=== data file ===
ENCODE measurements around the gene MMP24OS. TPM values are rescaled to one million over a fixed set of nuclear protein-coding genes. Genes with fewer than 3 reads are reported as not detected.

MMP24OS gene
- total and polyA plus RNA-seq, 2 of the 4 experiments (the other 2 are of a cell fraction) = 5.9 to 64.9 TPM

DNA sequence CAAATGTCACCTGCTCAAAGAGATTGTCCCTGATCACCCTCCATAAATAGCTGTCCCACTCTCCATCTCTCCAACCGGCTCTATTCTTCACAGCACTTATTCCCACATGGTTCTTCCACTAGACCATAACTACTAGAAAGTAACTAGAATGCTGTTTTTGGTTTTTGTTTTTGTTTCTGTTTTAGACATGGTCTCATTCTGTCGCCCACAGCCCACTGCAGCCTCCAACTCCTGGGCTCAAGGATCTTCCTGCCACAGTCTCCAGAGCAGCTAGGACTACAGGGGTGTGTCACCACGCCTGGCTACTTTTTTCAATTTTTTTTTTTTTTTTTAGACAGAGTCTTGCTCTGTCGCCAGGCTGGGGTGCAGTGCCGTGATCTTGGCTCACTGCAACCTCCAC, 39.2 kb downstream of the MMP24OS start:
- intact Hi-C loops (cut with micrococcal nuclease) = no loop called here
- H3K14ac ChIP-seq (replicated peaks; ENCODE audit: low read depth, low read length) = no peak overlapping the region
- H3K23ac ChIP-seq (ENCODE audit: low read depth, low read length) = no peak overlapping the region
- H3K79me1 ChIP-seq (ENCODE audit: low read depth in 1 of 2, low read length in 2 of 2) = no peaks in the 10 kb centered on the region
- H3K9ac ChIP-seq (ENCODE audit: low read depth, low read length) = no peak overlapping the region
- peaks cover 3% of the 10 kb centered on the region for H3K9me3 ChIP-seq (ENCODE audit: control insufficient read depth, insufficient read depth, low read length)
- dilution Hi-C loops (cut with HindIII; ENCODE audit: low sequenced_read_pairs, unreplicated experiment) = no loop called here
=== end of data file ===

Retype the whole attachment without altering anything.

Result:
ENCODE measurements around the gene MMP24OS. TPM values are rescaled to one million over a fixed set of nuclear protein-coding genes. Genes with fewer than 3 reads are reported as not detected.

MMP24OS gene
- total and polyA plus RNA-seq, 2 of the 4 experiments (the other 2 are of a cell fraction) = 5.9 to 64.9 TPM

DNA sequence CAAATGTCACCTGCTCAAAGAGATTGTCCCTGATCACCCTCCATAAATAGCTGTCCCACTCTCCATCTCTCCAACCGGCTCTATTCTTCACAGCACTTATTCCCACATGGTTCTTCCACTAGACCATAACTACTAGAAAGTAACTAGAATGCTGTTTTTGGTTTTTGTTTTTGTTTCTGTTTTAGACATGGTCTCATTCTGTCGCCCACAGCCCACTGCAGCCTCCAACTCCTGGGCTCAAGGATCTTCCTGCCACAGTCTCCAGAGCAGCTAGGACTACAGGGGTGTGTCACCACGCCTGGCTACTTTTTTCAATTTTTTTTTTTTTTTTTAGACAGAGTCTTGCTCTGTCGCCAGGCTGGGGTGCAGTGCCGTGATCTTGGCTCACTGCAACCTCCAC, 39.2 kb downstream of the MMP24OS start:
- intact Hi-C loops (cut with micrococcal nuclease) = no loop called here
- H3K14ac ChIP-seq (replicated peaks; ENCODE audit: low read depth, low read length) = no peak overlapping the region
- H3K23ac ChIP-seq (ENCODE audit: low read depth, low read length) = no peak overlapping the region
- H3K79me1 ChIP-seq (ENCODE audit: low read depth in 1 of 2, low read length in 2 of 2) = no peaks in the 10 kb centered on the region
- H3K9ac ChIP-seq (ENCODE audit: low read depth, low read length) = no peak overlapping the region
- peaks cover 3% of the 10 kb centered on the region for H3K9me3 ChIP-seq (ENCODE audit: control insufficient read depth, insufficient read depth, low read length)
- dilution Hi-C loops (cut with HindIII; ENCODE audit: low sequenced_read_pairs, unreplicated experiment) = no loop called here